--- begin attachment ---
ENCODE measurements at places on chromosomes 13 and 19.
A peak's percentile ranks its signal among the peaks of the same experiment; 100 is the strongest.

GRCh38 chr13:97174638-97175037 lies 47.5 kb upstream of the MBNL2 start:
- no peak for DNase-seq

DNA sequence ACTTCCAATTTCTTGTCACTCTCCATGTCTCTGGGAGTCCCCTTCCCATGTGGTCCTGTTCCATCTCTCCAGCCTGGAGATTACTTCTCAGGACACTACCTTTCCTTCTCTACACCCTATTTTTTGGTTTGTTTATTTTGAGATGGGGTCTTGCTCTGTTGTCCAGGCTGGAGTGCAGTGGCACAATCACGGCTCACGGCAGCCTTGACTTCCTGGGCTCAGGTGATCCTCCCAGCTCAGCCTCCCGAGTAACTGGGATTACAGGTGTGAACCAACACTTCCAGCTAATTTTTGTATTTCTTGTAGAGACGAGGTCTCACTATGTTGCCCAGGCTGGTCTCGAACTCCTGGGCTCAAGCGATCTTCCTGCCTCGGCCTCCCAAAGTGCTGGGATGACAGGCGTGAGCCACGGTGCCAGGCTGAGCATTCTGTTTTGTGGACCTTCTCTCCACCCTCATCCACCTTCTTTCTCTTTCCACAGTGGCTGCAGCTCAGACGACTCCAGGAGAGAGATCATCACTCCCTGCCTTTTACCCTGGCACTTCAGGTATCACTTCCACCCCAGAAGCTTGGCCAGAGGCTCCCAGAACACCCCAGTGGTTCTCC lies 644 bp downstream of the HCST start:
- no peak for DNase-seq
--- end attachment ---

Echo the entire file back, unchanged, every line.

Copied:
ENCODE measurements at places on chromosomes 13 and 19.
A peak's percentile ranks its signal among the peaks of the same experiment; 100 is the strongest.

GRCh38 chr13:97174638-97175037 lies 47.5 kb upstream of the MBNL2 start:
- no peak for DNase-seq

DNA sequence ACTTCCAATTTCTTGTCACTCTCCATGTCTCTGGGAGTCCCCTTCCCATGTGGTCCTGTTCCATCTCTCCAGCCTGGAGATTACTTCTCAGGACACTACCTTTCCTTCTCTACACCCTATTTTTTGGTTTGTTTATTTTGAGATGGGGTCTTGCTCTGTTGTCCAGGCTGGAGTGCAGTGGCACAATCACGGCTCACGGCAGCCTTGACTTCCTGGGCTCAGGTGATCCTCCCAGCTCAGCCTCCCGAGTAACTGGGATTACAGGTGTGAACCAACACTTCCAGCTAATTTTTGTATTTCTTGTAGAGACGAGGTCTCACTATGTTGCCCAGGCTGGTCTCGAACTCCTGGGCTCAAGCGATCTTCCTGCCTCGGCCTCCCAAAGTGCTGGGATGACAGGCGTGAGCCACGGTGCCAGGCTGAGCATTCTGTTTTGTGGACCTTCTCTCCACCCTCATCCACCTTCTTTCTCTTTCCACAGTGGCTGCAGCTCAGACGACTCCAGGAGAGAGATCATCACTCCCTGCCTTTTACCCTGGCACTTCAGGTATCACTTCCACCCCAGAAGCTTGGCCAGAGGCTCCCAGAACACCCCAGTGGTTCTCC lies 644 bp downstream of the HCST start:
- no peak for DNase-seq